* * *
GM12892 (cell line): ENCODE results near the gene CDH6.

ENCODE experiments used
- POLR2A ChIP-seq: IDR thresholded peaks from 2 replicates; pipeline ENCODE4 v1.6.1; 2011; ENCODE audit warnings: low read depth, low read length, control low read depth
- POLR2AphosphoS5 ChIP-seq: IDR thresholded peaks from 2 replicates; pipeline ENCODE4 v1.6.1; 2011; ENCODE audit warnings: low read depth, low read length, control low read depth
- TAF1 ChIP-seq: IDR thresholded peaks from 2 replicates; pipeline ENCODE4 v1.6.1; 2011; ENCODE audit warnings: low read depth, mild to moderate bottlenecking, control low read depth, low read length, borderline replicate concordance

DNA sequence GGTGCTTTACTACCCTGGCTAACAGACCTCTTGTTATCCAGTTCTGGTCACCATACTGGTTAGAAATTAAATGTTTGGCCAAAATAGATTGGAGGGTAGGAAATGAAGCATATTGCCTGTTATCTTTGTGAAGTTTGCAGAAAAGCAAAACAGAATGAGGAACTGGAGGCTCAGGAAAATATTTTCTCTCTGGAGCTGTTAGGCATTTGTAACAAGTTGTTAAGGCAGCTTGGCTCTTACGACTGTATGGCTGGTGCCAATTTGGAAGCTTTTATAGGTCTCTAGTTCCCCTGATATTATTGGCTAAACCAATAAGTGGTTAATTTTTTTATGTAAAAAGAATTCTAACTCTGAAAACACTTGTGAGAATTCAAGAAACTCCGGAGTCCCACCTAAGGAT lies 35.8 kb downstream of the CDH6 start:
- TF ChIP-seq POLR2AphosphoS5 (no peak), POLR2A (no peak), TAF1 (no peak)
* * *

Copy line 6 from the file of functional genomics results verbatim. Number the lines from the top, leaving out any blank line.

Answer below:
DNA sequence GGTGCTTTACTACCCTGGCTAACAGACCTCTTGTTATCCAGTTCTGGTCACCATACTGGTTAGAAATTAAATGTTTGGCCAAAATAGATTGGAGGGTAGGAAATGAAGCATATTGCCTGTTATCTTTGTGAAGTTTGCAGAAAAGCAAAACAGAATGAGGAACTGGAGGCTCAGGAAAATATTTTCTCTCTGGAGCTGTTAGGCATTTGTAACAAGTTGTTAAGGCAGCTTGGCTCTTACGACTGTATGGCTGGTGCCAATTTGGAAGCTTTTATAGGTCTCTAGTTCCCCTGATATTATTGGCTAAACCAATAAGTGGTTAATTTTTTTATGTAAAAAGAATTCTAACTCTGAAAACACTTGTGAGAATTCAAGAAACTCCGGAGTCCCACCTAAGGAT lies 35.8 kb downstream of the CDH6 start: